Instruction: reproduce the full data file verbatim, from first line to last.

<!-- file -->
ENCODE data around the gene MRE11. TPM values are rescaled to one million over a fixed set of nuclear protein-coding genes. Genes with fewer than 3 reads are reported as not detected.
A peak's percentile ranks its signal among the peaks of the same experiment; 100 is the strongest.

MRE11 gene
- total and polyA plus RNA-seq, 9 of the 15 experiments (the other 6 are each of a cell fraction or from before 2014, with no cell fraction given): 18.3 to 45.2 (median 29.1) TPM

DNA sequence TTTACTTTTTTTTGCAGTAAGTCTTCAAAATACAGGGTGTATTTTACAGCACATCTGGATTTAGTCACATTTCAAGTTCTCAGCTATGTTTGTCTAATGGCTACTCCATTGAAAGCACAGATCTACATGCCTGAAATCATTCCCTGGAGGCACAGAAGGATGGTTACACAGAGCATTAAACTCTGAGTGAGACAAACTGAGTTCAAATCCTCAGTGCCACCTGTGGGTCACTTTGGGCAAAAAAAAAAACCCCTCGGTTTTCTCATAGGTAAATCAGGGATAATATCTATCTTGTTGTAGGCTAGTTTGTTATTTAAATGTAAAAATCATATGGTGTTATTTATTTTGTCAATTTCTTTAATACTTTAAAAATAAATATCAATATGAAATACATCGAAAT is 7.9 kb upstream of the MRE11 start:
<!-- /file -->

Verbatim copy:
ENCODE data around the gene MRE11. TPM values are rescaled to one million over a fixed set of nuclear protein-coding genes. Genes with fewer than 3 reads are reported as not detected.
A peak's percentile ranks its signal among the peaks of the same experiment; 100 is the strongest.

MRE11 gene
- total and polyA plus RNA-seq, 9 of the 15 experiments (the other 6 are each of a cell fraction or from before 2014, with no cell fraction given): 18.3 to 45.2 (median 29.1) TPM

DNA sequence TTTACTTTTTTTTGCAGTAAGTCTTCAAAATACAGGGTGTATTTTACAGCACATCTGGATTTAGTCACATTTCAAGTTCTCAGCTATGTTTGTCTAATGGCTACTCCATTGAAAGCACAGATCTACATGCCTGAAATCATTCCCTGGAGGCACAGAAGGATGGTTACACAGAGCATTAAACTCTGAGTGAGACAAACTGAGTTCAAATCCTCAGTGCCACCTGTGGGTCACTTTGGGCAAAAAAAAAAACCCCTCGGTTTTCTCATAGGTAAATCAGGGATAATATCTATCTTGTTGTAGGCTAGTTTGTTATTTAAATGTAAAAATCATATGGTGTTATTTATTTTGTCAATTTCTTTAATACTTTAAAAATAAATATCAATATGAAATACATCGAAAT is 7.9 kb upstream of the MRE11 start: